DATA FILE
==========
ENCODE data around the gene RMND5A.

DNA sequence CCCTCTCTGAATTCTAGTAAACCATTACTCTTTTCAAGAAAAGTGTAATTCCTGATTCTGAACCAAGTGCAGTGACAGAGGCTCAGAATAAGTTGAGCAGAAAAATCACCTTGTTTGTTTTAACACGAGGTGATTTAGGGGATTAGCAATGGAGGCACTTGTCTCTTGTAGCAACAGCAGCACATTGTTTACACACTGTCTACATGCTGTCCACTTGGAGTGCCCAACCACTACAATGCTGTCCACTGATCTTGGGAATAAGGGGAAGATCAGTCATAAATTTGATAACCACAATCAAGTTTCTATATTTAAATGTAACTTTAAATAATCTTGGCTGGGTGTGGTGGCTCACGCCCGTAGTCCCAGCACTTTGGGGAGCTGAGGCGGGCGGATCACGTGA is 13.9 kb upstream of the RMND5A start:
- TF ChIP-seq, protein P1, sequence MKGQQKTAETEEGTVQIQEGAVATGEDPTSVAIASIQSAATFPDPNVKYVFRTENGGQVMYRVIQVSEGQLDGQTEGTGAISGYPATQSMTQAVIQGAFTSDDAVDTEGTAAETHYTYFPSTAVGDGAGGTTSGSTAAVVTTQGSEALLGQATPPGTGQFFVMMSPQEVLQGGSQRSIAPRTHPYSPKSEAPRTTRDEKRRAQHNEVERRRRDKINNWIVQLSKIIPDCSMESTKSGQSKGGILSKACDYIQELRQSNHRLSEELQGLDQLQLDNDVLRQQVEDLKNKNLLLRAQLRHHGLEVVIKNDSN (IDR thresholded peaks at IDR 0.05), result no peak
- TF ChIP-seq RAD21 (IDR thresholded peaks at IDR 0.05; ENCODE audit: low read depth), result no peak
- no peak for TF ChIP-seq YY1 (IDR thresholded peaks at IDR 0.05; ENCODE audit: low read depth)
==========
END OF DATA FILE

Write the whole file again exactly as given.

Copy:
ENCODE data around the gene RMND5A.

DNA sequence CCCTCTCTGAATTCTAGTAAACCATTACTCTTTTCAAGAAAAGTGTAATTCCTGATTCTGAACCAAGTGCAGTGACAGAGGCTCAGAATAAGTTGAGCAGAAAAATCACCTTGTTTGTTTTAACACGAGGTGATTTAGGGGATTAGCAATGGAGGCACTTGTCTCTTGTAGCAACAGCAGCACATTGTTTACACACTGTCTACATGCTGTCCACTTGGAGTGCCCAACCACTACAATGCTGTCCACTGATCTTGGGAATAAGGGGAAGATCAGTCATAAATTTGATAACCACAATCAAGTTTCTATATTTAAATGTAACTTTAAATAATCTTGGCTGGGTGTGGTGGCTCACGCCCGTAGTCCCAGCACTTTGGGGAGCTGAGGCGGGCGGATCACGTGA is 13.9 kb upstream of the RMND5A start:
- TF ChIP-seq, protein P1, sequence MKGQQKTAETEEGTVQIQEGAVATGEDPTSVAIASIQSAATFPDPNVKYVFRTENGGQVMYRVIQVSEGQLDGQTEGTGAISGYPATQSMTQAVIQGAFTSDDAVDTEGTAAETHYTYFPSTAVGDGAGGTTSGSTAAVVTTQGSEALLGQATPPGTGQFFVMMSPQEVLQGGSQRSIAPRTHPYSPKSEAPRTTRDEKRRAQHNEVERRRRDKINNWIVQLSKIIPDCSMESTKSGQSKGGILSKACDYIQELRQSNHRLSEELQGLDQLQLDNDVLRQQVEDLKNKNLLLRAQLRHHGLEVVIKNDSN (IDR thresholded peaks at IDR 0.05), result no peak
- TF ChIP-seq RAD21 (IDR thresholded peaks at IDR 0.05; ENCODE audit: low read depth), result no peak
- no peak for TF ChIP-seq YY1 (IDR thresholded peaks at IDR 0.05; ENCODE audit: low read depth)